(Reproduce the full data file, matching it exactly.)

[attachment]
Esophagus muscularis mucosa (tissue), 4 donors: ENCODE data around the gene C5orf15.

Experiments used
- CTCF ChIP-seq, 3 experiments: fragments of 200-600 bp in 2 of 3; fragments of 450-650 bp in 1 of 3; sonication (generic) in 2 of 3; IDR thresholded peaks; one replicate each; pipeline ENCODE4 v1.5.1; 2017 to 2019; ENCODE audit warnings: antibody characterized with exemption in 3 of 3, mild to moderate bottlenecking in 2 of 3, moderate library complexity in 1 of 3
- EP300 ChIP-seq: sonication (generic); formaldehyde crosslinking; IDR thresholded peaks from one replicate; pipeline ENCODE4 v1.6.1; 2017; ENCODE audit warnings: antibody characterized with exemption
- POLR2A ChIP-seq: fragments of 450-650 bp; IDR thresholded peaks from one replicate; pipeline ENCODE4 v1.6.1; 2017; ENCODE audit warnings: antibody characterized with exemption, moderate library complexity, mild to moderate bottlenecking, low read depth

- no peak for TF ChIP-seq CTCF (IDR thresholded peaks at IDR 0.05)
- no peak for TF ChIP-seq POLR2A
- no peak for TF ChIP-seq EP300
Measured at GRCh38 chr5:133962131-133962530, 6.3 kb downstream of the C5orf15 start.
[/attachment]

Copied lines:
Esophagus muscularis mucosa (tissue), 4 donors: ENCODE data around the gene C5orf15.

Experiments used
- CTCF ChIP-seq, 3 experiments: fragments of 200-600 bp in 2 of 3; fragments of 450-650 bp in 1 of 3; sonication (generic) in 2 of 3; IDR thresholded peaks; one replicate each; pipeline ENCODE4 v1.5.1; 2017 to 2019; ENCODE audit warnings: antibody characterized with exemption in 3 of 3, mild to moderate bottlenecking in 2 of 3, moderate library complexity in 1 of 3
- EP300 ChIP-seq: sonication (generic); formaldehyde crosslinking; IDR thresholded peaks from one replicate; pipeline ENCODE4 v1.6.1; 2017; ENCODE audit warnings: antibody characterized with exemption
- POLR2A ChIP-seq: fragments of 450-650 bp; IDR thresholded peaks from one replicate; pipeline ENCODE4 v1.6.1; 2017; ENCODE audit warnings: antibody characterized with exemption, moderate library complexity, mild to moderate bottlenecking, low read depth

- no peak for TF ChIP-seq CTCF (IDR thresholded peaks at IDR 0.05)
- no peak for TF ChIP-seq POLR2A
- no peak for TF ChIP-seq EP300
Measured at GRCh38 chr5:133962131-133962530, 6.3 kb downstream of the C5orf15 start.